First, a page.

Mississippi House advances new public school funding formula
JACKSON, Miss. (AP) — Mississippi House members chose Republicans vision of practicality and transparency in education funding Wednesday over Democrats’ aims for more money and more equitable treatment of poor students.
After three-plus hours of debate, the House voted 66-54 to advance House Bill 957 , a measure sponsored by House Speaker Philip Gunn to rewrite Mississippi’s public school formula after 20 years of wrangling over the current Mississippi Adequate Education Program.
After the vote, Gunn said the new formula offers “predictability — what the superintendents have been asking for: understanding — everybody can understand it. It’s just going to provide a more reliable stream of funding.”
Democrats, though, countered that Republicans want to replace the current formula to end the political headache of being bashed for falling short of the funding goal that the adequate education program mandates. Although the new bill calls for the Mississippi Department of Education and lawmakers to periodically study adjusting spending levels, it doesn’t mandate increases for inflation — or for any other reason.
“Now, the legislature can decide every year what amount it wants to spend on public education without regard to what it actually costs to educate our children,” said House Minority Leader David Baria, a Bay St. Louis Democrat. “This is a sad day for public school advocates.”
Republicans, though, have been frank that removing that mandate is one of their goals.
“If you escalate it every year, it gets to be an unrealistic number,” House Education Committee Chairman Richard Bennett, a Long Beach Republican, said during debate Wednesday.
The bill envisions increasing funding by $107 million over today levels after a seven-year phase in. But the proposal at that point would spend $157 million less than the current formula legally mandates next year.
A total of 24 school districts are projected to lose money, while 118 are projected to gain. However, questions remain about where lawmakers will get the additional money.
The bill would provide a base student cost of $4,800, allocated to educate a student with no special requirements. It would then add extra per-student amounts for special education students, gifted students, high school students and those learning English. Extremely rural districts also would get an extra bump.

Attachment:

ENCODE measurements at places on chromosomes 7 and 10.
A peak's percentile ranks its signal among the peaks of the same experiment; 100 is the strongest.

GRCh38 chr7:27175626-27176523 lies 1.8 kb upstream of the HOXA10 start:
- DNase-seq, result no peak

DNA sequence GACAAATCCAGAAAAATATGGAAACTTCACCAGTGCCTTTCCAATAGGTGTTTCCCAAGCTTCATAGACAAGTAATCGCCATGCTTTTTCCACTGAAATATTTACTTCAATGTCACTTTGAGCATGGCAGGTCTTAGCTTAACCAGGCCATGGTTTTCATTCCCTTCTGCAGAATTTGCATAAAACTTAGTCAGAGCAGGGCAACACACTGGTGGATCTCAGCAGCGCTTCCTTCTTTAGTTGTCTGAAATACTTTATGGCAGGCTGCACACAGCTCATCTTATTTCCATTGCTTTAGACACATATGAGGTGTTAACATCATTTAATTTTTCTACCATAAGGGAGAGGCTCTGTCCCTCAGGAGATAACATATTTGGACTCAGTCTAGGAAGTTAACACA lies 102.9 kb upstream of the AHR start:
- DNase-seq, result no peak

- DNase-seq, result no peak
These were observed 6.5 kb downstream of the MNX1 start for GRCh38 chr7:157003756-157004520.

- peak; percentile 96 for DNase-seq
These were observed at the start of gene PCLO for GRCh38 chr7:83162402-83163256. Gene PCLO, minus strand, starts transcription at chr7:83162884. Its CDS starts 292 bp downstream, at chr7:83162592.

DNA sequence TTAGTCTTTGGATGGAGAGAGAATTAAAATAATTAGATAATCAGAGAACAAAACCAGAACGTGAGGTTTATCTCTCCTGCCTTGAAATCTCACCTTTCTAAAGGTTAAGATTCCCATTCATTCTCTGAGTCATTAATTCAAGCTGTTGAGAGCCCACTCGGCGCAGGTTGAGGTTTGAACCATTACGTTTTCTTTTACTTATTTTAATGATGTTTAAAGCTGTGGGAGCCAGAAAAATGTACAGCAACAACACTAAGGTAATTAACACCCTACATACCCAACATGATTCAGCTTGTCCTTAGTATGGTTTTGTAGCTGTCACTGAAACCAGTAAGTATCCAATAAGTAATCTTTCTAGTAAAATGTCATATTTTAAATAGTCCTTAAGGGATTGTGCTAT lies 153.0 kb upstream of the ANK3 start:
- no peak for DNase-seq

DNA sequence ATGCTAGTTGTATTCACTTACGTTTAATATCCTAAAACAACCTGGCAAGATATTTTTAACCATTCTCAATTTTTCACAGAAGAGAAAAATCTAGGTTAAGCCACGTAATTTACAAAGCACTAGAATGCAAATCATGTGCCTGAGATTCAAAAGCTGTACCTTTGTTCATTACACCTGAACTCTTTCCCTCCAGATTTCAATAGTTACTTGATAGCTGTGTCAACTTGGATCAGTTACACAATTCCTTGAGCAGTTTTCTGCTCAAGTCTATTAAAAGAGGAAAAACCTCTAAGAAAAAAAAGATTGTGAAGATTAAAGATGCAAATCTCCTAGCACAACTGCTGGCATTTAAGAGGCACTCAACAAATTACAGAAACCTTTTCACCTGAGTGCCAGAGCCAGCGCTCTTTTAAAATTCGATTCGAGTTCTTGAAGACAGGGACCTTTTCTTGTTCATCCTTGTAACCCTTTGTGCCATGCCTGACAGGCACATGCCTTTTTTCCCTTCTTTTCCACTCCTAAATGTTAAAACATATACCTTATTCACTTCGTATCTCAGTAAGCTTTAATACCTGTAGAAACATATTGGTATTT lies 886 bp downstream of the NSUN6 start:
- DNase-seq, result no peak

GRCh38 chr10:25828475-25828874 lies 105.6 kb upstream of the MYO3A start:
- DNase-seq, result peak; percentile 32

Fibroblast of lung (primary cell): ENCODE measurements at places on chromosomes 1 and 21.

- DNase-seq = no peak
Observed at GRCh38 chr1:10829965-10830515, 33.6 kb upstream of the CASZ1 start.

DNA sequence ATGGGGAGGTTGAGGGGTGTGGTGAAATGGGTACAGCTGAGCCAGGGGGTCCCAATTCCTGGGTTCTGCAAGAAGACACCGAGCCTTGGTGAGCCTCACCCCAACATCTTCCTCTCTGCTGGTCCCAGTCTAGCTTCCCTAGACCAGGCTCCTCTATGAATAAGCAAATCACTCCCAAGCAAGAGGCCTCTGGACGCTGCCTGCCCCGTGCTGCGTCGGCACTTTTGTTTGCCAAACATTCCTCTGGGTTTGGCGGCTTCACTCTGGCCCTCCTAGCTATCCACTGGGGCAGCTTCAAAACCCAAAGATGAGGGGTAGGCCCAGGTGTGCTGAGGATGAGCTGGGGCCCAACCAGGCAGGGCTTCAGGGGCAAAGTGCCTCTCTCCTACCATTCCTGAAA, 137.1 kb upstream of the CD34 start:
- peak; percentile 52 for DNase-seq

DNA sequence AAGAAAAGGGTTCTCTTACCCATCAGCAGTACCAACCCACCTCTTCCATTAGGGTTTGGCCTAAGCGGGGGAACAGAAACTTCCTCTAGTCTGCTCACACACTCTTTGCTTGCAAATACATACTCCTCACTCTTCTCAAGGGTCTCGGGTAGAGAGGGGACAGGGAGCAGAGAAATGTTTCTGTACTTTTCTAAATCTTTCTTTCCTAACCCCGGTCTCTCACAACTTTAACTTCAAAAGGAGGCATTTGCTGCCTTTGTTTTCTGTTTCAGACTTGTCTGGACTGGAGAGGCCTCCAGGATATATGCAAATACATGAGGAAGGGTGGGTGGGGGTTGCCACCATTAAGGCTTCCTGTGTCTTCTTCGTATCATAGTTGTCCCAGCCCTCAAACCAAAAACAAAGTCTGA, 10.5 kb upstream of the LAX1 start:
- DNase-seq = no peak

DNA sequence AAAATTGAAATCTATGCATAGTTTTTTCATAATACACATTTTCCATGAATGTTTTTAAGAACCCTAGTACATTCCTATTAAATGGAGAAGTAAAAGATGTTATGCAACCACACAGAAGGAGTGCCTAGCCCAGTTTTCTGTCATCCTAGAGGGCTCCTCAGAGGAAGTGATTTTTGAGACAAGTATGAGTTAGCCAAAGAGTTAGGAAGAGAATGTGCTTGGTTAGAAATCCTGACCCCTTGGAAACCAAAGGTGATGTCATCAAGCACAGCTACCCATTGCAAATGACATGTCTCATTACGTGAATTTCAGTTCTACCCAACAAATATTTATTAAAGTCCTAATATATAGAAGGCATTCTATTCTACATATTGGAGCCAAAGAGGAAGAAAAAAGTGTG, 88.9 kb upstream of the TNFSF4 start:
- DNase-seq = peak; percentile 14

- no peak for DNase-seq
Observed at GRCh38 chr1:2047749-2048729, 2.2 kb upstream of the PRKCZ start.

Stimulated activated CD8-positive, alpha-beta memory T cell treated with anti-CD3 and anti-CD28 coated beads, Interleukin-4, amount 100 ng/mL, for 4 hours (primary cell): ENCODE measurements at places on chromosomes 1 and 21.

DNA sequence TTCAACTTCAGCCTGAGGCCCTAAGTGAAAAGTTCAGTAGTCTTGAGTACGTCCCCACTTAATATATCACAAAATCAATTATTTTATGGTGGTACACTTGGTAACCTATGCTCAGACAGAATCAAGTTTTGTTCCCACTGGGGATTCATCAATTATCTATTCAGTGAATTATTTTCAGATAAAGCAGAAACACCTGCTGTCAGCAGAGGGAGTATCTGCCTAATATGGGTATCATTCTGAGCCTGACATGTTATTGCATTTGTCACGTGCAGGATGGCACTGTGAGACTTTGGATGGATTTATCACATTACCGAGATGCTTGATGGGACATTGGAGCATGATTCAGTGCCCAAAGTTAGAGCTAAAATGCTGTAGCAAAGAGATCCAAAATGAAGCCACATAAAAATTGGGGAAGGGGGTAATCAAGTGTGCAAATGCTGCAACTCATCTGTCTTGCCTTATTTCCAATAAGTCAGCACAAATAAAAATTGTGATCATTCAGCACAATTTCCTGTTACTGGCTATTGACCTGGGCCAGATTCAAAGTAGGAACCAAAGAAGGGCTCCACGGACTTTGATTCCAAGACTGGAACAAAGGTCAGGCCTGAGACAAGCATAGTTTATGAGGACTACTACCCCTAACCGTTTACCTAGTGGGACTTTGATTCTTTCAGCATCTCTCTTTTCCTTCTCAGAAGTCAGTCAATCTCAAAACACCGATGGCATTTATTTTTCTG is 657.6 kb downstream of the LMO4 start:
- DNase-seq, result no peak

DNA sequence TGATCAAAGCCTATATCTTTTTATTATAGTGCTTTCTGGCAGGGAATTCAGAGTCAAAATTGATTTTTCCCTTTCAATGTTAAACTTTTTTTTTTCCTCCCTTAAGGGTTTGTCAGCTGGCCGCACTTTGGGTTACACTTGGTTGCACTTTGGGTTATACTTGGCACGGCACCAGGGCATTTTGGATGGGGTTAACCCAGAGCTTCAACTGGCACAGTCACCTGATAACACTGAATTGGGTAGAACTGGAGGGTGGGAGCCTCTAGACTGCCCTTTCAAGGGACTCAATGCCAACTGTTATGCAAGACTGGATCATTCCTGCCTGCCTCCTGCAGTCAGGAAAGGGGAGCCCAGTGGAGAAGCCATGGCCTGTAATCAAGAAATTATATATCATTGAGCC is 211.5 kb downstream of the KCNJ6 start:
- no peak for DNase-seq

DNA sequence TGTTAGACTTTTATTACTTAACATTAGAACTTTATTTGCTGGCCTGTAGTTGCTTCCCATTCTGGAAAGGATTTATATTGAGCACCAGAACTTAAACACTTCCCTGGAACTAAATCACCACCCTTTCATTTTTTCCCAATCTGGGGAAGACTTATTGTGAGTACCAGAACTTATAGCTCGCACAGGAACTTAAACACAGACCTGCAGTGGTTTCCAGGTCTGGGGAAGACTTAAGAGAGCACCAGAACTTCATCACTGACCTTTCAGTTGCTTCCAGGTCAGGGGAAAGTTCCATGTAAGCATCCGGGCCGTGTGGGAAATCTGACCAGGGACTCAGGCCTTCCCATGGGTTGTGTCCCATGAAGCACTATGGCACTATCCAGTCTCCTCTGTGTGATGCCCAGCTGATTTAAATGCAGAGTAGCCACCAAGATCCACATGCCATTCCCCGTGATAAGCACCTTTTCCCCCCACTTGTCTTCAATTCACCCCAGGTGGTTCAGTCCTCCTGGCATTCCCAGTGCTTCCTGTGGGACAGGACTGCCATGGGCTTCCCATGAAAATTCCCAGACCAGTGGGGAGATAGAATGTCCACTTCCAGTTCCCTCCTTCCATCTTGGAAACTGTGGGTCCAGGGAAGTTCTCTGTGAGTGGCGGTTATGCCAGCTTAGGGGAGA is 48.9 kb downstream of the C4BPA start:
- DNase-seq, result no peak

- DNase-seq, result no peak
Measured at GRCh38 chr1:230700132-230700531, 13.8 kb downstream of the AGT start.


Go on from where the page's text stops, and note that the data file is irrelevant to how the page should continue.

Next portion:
Bennett argued the new plan was better because the current formula gives out money for some things, such as gifted students or career-technical education, based on how much a district is spending, meaning the money isn’t distributed equitably on a per-student basis.
“MAEP was not a fair formula by any stretch of the imagination,” he said.
Bennett and other leaders had said previously that they were looking at rolling other educational funding from other pots into the new formula. However, on Wednesday, Bennett said that he hoped to find money from growing revenues to fund the measure. Current projections show $53 million would be needed in the 2021 budget.
“This is what the leadership wants,” Bennett said. “This is what they are committed to funding every year at a minimum.”
Members voted down 17 amendments offered by Democrats after approving two offered by Bennett. Statewatch, a bill-tracking service, said that was the most amendments offered to any bill since at least 2004.
Several Democrats focused on trying to change the bill so that the base student cost would rise automatically with inflation or some other number. Baria proposed increasing the base cost to $4,900, index it to inflation and prohibit ever lowering the floor below $4,900. “We don’t want to come back here and have this fight every year about whether we increase that base student cost.”
Some Democrats also focused on Republican leadership’s decision to preserve a rule that guarantees property-rich districts only pay for 27 percent of the total formula cost, when state and local contributions are combined. That rule means more state money flows to some property-rich districts. Bennett promised more study of that question, but rejected efforts to change it now.
Other Democrats focused on how the formula uses the Census Bureau’s measure of child poverty to determine how much extra money a district gets to educate poor students. They said they believe those estimates don’t reflect that in some districts, more affluent white students are in private schools, leaving a higher share of poorer black students in public schools.
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